Interested in those DNA testing kits? Here’s what to know

Q: Which DNA test is better: 23andMe or Ancestry DNA?

The popularity of genealogical DNA testing is growing, and there are a variety of reasons that so many people are interested in making use of them.

What do you want to know?

Starting with this question is the best way to evaluate the various tests available because they all have their own proprietary data sets they provide in their analysis. There are many companies other than the two that were asked about, but these two are the most popular services.

I recently used both myself to see the differences.

Privacy concerns

There have been many privacy advocates voicing their concerns about DNA testing, including the Federal Trade Commission. No one knows how DNA samples will be used in the future, so make sure you understand what you’re giving up in order to get your test results.


23andMe offers two types of tests: ancestry only or ancestry and health-related reports.

If you’re interested in learning about genetic variants that you have that may increase your risk of developing certain health conditions, then paying for the extra health report may make sense.

In my case, I had extensive knowledge of the health issues on my maternal side, but very little on my paternal side, so I opted for the additional health information.

What I got back was information on seven different health conditions: macular degeneration, late-onset Alzheimer’s disease, Parkinson’s disease, AAT deficiency (lung and liver disease), celiac disease, hereditary hemochromatosis (iron-related) and hereditary thrombophilia (blood clots).

The report included information on whether variants were detected and whether there is an increased risk if they were. They are quick to point out that this is far from a medical diagnosis and that your lifestyle, environment and family history have as much to do with your specific risk as whether variants were detected.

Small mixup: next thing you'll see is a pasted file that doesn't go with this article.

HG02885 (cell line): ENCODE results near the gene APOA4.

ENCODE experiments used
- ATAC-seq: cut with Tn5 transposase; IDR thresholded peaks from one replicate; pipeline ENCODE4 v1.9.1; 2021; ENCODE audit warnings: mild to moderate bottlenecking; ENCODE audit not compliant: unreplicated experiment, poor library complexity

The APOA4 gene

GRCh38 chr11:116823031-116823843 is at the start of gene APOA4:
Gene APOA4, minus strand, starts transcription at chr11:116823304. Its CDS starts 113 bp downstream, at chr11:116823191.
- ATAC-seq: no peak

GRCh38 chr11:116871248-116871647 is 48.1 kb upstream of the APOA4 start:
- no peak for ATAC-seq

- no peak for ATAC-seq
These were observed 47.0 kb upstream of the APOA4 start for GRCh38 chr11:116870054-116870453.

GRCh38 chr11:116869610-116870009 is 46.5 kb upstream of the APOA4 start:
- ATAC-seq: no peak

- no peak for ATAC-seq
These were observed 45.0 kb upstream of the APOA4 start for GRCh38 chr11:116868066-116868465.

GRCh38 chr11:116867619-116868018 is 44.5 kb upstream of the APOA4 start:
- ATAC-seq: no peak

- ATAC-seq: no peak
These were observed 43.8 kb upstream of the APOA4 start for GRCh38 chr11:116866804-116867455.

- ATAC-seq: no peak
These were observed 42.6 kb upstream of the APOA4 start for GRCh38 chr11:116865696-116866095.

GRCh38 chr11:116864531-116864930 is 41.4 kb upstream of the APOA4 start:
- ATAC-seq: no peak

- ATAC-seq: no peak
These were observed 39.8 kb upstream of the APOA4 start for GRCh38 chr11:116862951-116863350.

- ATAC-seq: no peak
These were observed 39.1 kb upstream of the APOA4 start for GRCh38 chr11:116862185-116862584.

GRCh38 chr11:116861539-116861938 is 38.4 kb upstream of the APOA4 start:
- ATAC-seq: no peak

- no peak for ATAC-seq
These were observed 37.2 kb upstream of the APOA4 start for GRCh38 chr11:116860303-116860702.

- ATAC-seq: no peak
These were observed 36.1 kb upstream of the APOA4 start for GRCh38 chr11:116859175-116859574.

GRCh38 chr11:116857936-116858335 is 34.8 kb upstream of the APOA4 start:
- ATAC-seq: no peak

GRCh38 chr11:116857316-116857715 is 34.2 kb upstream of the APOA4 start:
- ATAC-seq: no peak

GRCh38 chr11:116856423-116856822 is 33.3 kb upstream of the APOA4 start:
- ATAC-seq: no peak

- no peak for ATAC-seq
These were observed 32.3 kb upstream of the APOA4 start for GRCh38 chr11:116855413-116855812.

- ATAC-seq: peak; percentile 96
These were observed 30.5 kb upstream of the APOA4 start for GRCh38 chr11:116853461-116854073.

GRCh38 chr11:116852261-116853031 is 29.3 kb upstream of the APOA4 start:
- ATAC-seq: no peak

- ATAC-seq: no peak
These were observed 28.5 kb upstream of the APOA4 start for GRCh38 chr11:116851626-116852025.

They also supplied a “carrier status report,” which looks for variants that may not affect your health, but could affect the health of your future family members.

In all, I received 84 reports that included ancestry, carrier status, genetic health risks, traits and wellness.

Ancestry DNA

The Ancestry DNA test was much cheaper, because it didn’t include the health reporting. Anyone specifically interested in extensively researching their family tree will find Ancestry’s DNA test very helpful.

Because of Ancestry’s extensive database of family trees combined with genetic matching, they were able to provide much more detail about the paternal side of my DNA.

23andMe generally pointed to my paternal DNA being Northwestern European, with the highest likelihood to be British or Irish, but Ancestry was able to link my shared DNA to a specific region in Ireland that gave me a much better sense of place.

They also provided information that it was likely my ancestors migrated to the Ohio River Valley or other Midwest states during the 1700s, again based on DNA matches in the area.

If you’re trying to connect your family tree to others that have taken the test, you can find users in the database that are likely second, third and fourth cousins, and if they have started their own family tree.

Ken Colburn is founder and CEO of Data Doctors Computer Services. Ask any tech question on Facebook or Twitter.

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